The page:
Maine, who has been criticized by his manager for relaxing every now and then, gave up a two-run homer to Pat Burrell in the fourth. Burrell has now hit 36 home runs against the Mets in his career.
"He got a little careless there but, overall, he pitched a real good game," said Willie Randolph. "Sometimes, he takes the foot off the accelerator and we have to remind him to keep going after people aggressively. But he's throwing the ball well and he has to learn to leave it all out there."
Maine cruised through the next two innings without any harm before being pulled in the seventh after allowing a one-out double to Coste and a walk to Abraham Nunez. Roberto Hernandez recorded two outs to end the inning.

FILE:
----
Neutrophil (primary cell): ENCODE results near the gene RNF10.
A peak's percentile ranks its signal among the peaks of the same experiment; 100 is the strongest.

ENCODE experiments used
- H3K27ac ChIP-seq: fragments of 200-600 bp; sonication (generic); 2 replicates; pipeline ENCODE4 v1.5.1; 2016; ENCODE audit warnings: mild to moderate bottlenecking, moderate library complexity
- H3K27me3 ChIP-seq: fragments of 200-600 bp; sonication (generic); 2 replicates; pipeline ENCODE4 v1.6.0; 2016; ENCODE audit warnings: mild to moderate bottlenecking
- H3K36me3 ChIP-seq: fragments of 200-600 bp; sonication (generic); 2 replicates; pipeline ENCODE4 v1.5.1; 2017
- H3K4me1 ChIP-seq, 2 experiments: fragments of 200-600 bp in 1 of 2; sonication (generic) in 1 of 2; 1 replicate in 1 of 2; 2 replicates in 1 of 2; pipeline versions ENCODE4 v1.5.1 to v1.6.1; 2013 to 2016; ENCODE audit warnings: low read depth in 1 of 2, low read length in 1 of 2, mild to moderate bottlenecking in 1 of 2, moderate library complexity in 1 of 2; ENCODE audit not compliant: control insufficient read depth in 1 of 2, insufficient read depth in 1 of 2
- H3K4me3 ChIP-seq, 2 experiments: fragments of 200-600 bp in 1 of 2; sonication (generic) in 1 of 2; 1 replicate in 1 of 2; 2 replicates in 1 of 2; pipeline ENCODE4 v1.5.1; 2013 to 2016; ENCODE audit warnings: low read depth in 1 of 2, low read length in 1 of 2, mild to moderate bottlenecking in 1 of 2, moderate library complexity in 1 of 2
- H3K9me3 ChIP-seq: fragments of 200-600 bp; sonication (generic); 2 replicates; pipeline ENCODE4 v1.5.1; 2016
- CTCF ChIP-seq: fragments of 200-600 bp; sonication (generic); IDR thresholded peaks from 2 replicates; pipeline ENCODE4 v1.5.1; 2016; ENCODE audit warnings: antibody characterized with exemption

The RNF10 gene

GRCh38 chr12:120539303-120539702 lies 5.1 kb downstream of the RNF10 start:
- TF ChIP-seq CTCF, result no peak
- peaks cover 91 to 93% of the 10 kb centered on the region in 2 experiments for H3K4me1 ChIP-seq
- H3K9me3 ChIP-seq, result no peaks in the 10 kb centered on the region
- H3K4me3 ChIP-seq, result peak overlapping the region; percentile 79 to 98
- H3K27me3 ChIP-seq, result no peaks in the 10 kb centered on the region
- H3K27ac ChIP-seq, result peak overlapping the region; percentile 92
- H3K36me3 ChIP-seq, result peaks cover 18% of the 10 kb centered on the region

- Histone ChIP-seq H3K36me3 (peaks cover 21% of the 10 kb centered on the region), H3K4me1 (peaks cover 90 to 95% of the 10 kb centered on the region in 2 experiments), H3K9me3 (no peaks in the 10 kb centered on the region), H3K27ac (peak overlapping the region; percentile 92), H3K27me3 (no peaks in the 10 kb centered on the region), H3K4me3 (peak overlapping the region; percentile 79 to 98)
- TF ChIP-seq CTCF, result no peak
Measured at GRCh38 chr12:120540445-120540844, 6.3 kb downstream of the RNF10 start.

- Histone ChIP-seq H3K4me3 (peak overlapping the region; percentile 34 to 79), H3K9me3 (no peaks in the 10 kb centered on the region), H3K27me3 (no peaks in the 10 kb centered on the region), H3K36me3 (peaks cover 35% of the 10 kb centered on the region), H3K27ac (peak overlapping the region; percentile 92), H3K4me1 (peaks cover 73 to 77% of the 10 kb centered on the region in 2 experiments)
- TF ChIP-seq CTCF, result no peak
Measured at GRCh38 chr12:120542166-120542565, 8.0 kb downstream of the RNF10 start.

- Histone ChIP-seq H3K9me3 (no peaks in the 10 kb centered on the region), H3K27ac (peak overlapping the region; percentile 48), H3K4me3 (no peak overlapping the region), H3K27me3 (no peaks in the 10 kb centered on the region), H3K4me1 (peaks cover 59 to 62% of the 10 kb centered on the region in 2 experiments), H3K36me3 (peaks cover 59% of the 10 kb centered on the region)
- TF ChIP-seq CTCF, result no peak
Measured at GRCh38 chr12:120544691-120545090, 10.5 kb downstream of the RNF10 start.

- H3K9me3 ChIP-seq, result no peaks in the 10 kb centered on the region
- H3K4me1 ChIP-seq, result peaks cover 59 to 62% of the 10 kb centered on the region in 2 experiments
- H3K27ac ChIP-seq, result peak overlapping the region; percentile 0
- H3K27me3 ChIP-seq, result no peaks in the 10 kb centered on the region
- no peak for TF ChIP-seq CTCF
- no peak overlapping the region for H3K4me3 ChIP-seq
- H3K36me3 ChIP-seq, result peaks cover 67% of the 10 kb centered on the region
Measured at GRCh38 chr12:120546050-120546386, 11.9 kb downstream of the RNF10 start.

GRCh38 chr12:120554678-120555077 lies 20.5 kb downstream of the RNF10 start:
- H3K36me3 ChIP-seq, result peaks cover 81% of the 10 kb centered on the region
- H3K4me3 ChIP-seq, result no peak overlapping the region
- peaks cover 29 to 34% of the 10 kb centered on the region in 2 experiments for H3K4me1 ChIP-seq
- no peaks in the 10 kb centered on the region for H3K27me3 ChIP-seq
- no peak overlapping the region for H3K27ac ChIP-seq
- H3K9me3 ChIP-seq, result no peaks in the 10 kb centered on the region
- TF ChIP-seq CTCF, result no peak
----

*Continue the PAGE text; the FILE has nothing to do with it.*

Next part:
After the Mets tacked on another run in the seventh when Reyes hit his 16th triple of the season and scored on Lo Duca's single, Howard blasted his 415-foot homer, his third in as many games, off reliever Guillermo Mota in the eighth.
The Mets comfortably closed the door, though, when Billy Wagner ended the ninth with three consecutive strikeouts.
After outscoring the Phillies 22-12 in the past three games, the Mets go on the road with some more of that swagger that has produced the NL's best record and the second best mark in the Majors.
"We realized after that series in Philadelphia that we can't pat ourselves on the back and get proud of what we've done," Wright said of an Aug. 13-17 series in which the Phillies took three of four from the Mets. "We have to keep pushing and not be happy with what we've done until we've accomplished our goal. Once we get there, then we can talk about all the good things that have happened."